The de-modernization conception offers a fairly exact explanation of the roots of the “Islamic alternative,” the different variants of which are society’s response to the systemic crisis of the 1990s and the collapse of the social institutions—the fall of the Soviet Union delivered a cruel blow to the ethnic and Muslim communities. No matter what the liberal ideologists say about the Soviet Union as a “totalitarian monster,” the Soviet epoch was a time of social modernization and flourishing ethnic cultures (even the smallest ethnic minorities acquired their own culture based on their written tongues and elites of their own), as well as budding civil awareness. Socialism gave the Muslims and ethnic minorities a modern free system of education, social guarantees, and free medical services. They were given the chance to increase their numerical strength and realize vertical social mobility. No wonder, says Austrian historian Andreas Kappeler, the Muslim peoples, with the exception of the Crimean Tartars, kept away from the nationalist-separatist movement of the perestroika period and did not contribute to the downfall of the Soviet Union.26
The political system of today has deprived the ethnic and religious minorities of fair representation in the bodies of power; this is one of the reasons why the Muslims treat Russian democracy as an alien phenomenon. The ruling classes have unequivocally condemned everything “non-Western” in Russia. The liberal crowd in Moscow and the academic circles that serve it have absolutely openly betrayed their disapproval of the fact that there are ethnic minorities in Russia. At one time Sergey Averintsev said that “the existence of different peoples was accepted as a purely ethnographic fact”—today these peoples “are making their claims.” The state of affairs at the top level is supported by no less eloquent facts: in ten years (between 1992 and 2002), there were only three “ethnic Muslims” in the seven RF cabinets (154 ministers in all) appointed by former president Boris Yeltsin and President Vladimir Putin.27 There are no ethnic Muslims among the heads of Russian TV channels and the major press. Meanwhile, Russia is home to about 20 million Muslims, or 14 percent of the total population. This is how official Moscow demonstrated its attitude toward the national minorities, including the Islamic minority.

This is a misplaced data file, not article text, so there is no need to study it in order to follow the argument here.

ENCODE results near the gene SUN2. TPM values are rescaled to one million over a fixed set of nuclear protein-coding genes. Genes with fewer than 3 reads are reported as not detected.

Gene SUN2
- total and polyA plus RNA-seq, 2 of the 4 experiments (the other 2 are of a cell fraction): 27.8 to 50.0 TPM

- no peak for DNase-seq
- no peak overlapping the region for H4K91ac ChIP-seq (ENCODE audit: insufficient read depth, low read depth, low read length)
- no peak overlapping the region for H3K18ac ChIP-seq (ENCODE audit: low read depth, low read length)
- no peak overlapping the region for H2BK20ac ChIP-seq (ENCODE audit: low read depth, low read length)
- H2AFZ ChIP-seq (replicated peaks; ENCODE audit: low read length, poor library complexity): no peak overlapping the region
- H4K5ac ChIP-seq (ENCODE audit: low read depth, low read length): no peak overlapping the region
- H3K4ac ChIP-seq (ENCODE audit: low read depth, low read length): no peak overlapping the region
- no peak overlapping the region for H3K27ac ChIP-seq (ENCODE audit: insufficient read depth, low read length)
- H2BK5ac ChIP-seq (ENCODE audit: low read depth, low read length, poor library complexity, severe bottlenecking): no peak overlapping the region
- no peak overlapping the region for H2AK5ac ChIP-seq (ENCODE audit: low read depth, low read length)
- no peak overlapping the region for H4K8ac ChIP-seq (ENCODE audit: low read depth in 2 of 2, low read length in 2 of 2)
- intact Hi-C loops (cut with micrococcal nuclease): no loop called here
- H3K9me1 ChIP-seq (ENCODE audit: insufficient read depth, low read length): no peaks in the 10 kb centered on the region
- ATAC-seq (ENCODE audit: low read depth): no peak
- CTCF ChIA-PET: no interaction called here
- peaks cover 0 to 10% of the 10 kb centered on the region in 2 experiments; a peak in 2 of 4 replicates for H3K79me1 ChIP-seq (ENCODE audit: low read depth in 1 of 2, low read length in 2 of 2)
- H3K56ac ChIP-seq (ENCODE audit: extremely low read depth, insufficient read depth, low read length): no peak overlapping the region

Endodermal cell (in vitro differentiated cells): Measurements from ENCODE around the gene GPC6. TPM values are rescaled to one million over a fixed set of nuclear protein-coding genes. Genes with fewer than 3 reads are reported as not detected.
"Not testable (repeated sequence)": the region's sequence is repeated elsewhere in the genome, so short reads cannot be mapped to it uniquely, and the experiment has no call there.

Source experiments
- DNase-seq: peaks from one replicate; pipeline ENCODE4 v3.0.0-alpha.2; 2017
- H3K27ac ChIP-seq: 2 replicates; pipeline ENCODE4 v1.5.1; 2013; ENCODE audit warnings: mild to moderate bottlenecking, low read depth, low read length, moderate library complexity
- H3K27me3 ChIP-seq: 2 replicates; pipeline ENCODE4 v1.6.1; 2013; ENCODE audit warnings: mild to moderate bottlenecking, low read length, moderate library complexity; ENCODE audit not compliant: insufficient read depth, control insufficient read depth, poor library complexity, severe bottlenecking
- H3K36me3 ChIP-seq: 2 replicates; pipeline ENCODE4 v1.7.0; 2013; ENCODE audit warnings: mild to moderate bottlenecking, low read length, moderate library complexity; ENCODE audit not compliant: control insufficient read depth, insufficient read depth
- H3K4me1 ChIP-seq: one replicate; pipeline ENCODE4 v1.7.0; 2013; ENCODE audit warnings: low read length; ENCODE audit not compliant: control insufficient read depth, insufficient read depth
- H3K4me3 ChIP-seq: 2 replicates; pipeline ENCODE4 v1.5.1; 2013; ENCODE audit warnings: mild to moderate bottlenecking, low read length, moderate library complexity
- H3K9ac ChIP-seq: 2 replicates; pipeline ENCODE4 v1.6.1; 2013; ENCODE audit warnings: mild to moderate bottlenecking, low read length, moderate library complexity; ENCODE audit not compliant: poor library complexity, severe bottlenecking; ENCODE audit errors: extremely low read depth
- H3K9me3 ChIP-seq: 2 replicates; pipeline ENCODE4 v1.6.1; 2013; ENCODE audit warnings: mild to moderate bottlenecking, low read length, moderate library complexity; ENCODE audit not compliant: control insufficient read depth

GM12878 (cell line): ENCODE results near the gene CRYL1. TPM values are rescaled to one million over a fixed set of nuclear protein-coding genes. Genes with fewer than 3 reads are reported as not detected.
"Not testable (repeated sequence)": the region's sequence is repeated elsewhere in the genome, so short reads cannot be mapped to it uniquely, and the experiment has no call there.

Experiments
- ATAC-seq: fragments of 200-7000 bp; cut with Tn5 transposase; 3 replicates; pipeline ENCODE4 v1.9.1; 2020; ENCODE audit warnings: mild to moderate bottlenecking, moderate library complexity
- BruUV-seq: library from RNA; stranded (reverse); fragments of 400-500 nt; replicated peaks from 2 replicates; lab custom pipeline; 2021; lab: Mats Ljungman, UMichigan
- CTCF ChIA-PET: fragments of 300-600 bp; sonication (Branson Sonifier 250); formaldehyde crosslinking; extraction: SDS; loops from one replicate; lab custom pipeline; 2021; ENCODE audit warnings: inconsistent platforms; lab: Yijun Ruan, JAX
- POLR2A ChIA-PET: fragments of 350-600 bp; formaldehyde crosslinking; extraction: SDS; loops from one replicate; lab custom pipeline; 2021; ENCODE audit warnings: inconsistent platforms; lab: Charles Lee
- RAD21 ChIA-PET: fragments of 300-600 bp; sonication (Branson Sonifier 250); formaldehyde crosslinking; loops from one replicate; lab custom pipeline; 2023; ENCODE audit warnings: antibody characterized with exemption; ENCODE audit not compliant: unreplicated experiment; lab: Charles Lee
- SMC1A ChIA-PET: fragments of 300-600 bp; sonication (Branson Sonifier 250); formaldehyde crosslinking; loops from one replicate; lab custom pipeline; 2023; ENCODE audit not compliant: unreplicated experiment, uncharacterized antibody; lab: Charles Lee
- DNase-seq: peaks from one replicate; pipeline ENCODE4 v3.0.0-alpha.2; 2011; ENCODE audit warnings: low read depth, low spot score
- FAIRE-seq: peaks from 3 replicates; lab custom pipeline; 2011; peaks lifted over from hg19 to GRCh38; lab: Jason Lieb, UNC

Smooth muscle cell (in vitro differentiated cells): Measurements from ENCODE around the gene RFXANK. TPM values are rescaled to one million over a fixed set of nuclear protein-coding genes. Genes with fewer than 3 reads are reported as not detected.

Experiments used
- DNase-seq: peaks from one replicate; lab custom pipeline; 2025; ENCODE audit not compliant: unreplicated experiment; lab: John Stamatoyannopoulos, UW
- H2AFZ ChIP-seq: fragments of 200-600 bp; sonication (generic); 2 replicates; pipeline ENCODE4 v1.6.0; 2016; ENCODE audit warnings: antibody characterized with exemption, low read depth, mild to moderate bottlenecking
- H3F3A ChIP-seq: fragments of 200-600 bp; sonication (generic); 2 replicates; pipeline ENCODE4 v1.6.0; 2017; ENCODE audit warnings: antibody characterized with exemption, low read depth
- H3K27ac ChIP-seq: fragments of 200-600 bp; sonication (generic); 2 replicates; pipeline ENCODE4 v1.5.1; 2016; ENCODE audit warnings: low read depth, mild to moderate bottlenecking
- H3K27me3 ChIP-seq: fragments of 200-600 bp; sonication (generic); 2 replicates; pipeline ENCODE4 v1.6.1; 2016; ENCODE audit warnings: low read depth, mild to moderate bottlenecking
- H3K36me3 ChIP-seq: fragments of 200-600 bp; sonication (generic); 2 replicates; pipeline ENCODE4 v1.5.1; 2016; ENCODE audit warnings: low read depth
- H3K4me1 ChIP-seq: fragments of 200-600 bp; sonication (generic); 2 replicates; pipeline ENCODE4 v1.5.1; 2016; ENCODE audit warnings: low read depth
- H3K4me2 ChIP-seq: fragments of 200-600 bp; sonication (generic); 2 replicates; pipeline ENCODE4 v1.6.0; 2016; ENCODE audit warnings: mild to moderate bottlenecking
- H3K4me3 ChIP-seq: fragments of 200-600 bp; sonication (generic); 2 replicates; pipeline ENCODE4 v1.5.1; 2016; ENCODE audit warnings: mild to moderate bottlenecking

The de-modernization processes are graphically illustrated by the so-called reforms in the sphere of education. Russia’s newly formed educational system, open to commercialization, corruption, and degradation, is turning into a service sphere; it is no longer an institution of professional selection, social mobility, and realization of equal opportunities (we have already written about a direct connection between lack of knowledge and radicalization). Under these conditions, the Muslim youth is easily tempted by the Islamic educational alternative—pilgrimages under easy terms, free education abroad, and the prospect of coming back home an emir or a religious authority.28